Vivek Rajagopalan
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Vivek Rajagopalan


Band World EDM


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This band has not uploaded any videos



"If you can get over the commercial kitsch and want an experience in world music with an adventurous blend with Indian music...."

If you believe in the experimental, then welcome to the new-age Indian trance music. Mridangam sensation Vivek Rajagopalan's new album, Moving Images, is not just funky and global, but is also a social commentary on today's India.

Comprising mostly of heavy percussion, with other classical instruments like sitar, flute and the violin. The tracks are a pot-pourri of Carnatic, Hindustani, electronic and jazz. It creates a truly international soundscape over an Indian music base. The album consists of 9 sound-tracks with vocals in only a couple of them. Commentary running over the sounds is nouveau for the Indian music scene. And Vivek explores it well.

Although, having to hear the same words over and over in at least 4 tracks, gets a tad monotonous. Change in the narrative in the tracks would have made the album more appealing. The End…the beginning has a TV report on the Mumbai train blasts running over slow sitar music and a hum which slowly picks up on percussion. It creates a chilling and disturbing effect on the listener. Bolo by Vivek is an interesting and one of the shorter tracks from the album. It has Vivek making percussion sounds with his mouth. Another interesting track is snake in the city, which is the last sound-track in the album.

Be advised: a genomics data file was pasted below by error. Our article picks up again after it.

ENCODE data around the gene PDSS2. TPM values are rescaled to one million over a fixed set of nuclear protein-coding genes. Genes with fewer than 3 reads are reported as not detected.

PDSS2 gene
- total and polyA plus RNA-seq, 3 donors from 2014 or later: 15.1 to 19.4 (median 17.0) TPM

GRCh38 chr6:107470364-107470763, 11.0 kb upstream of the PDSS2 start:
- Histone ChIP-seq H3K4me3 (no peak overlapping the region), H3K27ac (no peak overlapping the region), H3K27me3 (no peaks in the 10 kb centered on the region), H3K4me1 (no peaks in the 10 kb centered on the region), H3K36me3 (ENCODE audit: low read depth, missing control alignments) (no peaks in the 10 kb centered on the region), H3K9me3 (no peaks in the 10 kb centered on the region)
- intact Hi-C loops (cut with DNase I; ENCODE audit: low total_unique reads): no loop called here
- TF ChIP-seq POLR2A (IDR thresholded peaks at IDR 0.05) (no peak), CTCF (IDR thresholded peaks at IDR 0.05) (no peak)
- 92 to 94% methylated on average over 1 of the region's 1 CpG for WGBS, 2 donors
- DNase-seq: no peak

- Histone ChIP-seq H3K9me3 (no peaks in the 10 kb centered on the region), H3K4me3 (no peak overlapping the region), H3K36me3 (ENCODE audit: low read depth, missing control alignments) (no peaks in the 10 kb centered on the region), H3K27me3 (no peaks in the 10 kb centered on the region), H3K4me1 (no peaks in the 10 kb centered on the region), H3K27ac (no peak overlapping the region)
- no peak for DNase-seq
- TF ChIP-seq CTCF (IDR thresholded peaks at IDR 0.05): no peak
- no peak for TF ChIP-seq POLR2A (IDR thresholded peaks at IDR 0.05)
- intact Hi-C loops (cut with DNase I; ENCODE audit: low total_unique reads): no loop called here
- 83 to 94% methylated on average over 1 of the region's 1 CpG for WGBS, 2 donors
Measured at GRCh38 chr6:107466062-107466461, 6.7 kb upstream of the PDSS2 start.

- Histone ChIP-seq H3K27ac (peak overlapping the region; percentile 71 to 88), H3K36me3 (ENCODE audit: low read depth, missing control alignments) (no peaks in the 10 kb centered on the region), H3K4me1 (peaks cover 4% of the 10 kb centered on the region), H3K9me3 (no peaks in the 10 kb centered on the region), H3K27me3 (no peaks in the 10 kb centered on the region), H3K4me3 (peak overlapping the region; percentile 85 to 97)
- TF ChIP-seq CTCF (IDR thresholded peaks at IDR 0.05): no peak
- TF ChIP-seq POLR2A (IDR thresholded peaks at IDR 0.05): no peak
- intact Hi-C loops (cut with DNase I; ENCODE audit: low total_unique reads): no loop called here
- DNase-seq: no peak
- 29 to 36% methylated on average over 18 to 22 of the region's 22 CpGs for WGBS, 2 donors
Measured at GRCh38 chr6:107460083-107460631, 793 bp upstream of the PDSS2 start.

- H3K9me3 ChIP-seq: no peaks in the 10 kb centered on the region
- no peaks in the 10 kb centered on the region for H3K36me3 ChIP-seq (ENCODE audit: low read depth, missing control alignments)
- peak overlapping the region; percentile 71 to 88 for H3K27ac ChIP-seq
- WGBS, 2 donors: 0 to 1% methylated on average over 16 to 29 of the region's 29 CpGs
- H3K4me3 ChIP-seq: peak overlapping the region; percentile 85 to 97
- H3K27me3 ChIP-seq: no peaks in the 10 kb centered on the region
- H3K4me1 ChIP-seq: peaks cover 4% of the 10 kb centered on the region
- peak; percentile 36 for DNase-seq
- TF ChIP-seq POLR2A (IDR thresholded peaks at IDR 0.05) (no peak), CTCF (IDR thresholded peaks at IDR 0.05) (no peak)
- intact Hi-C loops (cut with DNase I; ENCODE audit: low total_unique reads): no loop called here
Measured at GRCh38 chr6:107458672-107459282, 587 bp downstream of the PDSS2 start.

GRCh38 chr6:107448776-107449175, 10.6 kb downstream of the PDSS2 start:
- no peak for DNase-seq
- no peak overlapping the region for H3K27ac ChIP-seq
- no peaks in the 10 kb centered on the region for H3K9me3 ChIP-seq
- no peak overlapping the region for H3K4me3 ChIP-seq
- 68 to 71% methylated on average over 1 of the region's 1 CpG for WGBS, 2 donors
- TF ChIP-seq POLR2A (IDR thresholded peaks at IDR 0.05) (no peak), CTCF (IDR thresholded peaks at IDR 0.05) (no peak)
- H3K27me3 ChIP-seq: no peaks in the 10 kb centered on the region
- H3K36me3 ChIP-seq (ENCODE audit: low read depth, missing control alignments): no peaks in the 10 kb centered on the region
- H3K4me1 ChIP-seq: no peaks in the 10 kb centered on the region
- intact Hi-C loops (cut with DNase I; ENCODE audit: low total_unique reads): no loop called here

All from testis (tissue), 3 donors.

The inlay cover too is impressive with hypnotic visuals of the percussionist. The album released by Blue Frog records has a price tag of Rs 299. It is a little on the higher-side, but not unaffordable. Overall, Moving Images is a challenge to the Indian music listener. If you can get over the commercial kitsch and want an experience in world music with an adventurous blend with Indian music, then go ahead and sample Vivek Rajagopalan's Moving Images. - UTVi (TV report)

"A Spiritual Experience"

The powerful orchestra enhanced the effect and charged the atmosphere.
At Isha Yoga Centre, 30 kilometres from Coimbatore, at the foothills of Vellingiri, Mahasivaratri is a memorable event for people from different walks of life and different parts of the world.

The evening began with the gurupuja at Dhyanalinga temple , with Sadguru Jaggi Vasudev offering obeisance to the great masters of the past. This was followed by ‘Nadha Aradhana,’ an offering of sounds to the deity.

There were devotional renditions themed ‘Dancing with Siva’ by Vijay Prakash and Vivek Rajagopalan. ‘Sounds of Isha,’ Isha’s homegrown band, played energetically and kept the audience on their feet until the early morning hours. The day dawned with the powerful chanting of “Sambho” by thousands of voices that reverberated through the surrounding hills. - The Hindu October 18th 2005


Dance Of Shiva- 2007
Moving Images- 2008



Vivek's unique flavour comes from being surrounded by Indian classical music since the tender age of 7; when he picked up the Mridangam an Indian classical percussive instrument.

With his influences stemming from Indian classical greats Pakkad. S. Mani Iyer & Karaikudi Mani Iyer to contemporary artists like Trilok Gurtu. He has developed his own musical style, an amalgamation of past and present.

Combining Carnatic, Hindustani, jazz, folk, electronic, and drum n bass Creating high energy
grooves that pulsate with traditional & funky
global dynamics.

Vivek's music is a drop of 'spicy red curry' in the concoction of World music today.